3 Reasons Why You Need A Run Coach

Whether you’re a brand new runner or a devoted km warrior there are plenty of ways working with a running coach will improve your running and up your 2019 race game to the next level. As a Tribe this has been something we’ve considered doing for a while and I am so excited for us to team up with Michael Liberzon of X3 Training to help you become a stronger runner and chase down those goals.

Not sure whether a running coach is for you? Here are a few reason why it is – and more details on our Tribe Performance Race Team below.

1. Determine Your Proper Volume.One of the toughest things for any runner (new or old) is determining the proper amount of volume. Too much can have you injured and sidelined before you even hit the start line and too little can have you under prepared and regretting your life choices come race day. Many variables go into this equation (e.g., your goal, experience running, history of injury/health) and your coach will help you decipher them all and on an ongoing basis too.

2. Push Your Pace (or Don’t). Are your tempo runs to slow? Are your long runs to fast? Do you even know what I’m talking about? Well your run coach will take the guess work out of your workout paces and get you ready for race day based on your current level of fitness and goals for your race. Your pace is always evolving and your coach is here for you, helping you take your workouts to the next level – in a safe and controlled way.

3. It’s More Than Just Running.Running to race is more than just tying on your shoes and heading out the door. We approach running from a holistic perspective, so not only will your coach help your running performance, but they are here to answer invaluable advice on strength training, your mental game, workout nutrition, and pre- and post- race day procedures, as well as anything else you might need to toe the start line when it comes to running and race day procedures.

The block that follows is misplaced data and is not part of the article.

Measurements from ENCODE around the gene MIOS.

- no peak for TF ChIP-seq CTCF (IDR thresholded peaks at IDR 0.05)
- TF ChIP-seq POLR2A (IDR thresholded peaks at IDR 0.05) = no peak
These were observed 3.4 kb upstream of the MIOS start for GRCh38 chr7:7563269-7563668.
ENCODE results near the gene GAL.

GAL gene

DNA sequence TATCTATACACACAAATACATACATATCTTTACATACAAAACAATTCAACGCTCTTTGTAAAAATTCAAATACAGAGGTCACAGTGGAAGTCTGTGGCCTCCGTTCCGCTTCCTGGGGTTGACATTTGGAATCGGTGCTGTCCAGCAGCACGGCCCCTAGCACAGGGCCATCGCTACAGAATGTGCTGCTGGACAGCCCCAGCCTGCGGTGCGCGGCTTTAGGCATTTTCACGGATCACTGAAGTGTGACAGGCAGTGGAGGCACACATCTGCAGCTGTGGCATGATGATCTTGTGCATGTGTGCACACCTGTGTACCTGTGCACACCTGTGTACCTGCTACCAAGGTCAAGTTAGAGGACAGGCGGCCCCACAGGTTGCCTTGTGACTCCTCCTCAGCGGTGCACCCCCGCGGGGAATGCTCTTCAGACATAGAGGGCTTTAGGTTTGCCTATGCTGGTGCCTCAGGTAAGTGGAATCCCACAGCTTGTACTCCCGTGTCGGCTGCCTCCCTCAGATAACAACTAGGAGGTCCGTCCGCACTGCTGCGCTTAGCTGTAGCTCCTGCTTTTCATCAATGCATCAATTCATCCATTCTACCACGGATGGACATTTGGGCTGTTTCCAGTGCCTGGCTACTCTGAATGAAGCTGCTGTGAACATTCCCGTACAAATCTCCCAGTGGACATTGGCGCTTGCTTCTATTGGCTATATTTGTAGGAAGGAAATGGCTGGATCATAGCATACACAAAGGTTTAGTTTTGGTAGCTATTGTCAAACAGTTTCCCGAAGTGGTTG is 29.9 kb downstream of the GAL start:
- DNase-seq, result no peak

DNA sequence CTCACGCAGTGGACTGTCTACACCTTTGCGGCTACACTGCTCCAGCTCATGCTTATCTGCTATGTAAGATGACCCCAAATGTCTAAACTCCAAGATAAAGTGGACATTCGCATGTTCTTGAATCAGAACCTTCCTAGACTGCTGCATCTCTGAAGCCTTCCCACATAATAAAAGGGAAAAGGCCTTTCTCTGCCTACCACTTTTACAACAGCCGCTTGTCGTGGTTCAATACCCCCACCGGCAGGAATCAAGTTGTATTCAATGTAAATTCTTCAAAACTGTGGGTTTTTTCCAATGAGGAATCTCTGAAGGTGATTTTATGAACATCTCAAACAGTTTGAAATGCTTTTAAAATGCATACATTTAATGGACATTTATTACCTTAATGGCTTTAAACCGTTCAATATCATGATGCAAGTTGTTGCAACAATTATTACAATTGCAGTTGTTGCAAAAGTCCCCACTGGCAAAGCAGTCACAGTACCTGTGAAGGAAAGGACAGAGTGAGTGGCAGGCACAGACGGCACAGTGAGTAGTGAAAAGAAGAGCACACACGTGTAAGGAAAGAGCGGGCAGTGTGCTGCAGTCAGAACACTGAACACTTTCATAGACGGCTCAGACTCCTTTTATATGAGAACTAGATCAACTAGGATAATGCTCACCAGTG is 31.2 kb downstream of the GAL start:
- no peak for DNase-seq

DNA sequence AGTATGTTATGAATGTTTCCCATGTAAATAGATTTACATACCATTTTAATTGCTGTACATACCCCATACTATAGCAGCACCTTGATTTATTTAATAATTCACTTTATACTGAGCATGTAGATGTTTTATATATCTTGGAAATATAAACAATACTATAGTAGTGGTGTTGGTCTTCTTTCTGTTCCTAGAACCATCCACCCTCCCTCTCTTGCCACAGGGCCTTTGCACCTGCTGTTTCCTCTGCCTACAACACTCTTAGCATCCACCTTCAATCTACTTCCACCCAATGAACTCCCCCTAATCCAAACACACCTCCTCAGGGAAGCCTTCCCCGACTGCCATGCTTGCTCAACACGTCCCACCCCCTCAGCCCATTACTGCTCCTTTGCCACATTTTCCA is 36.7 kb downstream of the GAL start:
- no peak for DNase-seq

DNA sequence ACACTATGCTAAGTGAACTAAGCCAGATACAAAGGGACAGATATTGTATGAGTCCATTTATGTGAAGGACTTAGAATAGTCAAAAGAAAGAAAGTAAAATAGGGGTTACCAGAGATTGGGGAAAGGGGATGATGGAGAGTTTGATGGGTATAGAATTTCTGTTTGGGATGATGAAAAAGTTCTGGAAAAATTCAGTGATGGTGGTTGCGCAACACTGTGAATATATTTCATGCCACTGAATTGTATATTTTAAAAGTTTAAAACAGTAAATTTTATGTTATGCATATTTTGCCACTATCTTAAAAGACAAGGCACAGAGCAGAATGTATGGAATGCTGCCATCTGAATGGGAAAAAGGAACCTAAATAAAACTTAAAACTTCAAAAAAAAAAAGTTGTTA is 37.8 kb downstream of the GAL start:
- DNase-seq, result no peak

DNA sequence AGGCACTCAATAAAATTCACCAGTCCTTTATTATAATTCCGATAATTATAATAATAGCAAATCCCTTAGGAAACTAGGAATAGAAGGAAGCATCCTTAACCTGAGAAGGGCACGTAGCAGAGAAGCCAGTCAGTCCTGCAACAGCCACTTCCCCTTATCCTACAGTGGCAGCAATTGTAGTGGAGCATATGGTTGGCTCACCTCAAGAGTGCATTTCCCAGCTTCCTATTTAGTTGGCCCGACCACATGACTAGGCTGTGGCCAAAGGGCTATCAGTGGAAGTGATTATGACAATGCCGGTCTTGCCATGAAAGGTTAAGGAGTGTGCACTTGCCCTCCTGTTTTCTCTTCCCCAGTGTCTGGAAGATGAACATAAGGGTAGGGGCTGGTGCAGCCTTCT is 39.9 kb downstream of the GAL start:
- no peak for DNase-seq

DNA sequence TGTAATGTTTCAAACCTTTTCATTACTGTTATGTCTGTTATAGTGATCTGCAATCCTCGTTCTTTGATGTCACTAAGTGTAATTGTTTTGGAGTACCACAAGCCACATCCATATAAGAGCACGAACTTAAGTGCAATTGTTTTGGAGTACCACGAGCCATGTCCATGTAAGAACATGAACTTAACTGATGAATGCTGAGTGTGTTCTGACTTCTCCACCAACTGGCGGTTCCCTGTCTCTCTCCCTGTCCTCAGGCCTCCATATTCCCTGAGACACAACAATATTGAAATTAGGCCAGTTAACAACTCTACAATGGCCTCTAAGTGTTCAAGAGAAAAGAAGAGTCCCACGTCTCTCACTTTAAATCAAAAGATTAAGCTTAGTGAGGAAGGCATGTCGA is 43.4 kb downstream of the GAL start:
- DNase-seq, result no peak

Introducing the Tribe Performance Race Team

The
Tribe Performance Race Team
is an in person coached group training program suitable for both beginners and experienced runners looking to chase down goals from 5km to marathon distances. The program is group coaching designed to help you get faster and
learn proper training techniques from our certified coaches. All paces and experience levels are invited.

Basic Membership Plan option
includes:

  • Two weekly
    Tribe Performance Race Team
    coached team workouts at 7pm every Tuesday starting at Tribe and Thursday at Monarch Park at 7pm (additional track fees apply).
  • General team training plan for either beginner, 5km/10km, Half Marathon, Marathon.
  • 3 classes of runner’s choice monthly at Tribe to support training. Classes cannot be accumulated and will expire at end of month if not used.
  • Membership is minimum of 3 months commitment.
  • Members receive 10% of Tribe gear and accessories.
  • Access to a private Facebook messaging group.
  • Winter session starts
    Tuesday January 8th
    , 7pm from Tribe.
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How Toronto can become a more ‘welcoming place’ for runners – and their tourism dollars

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Photo by Patrick Leung – the Ghost Race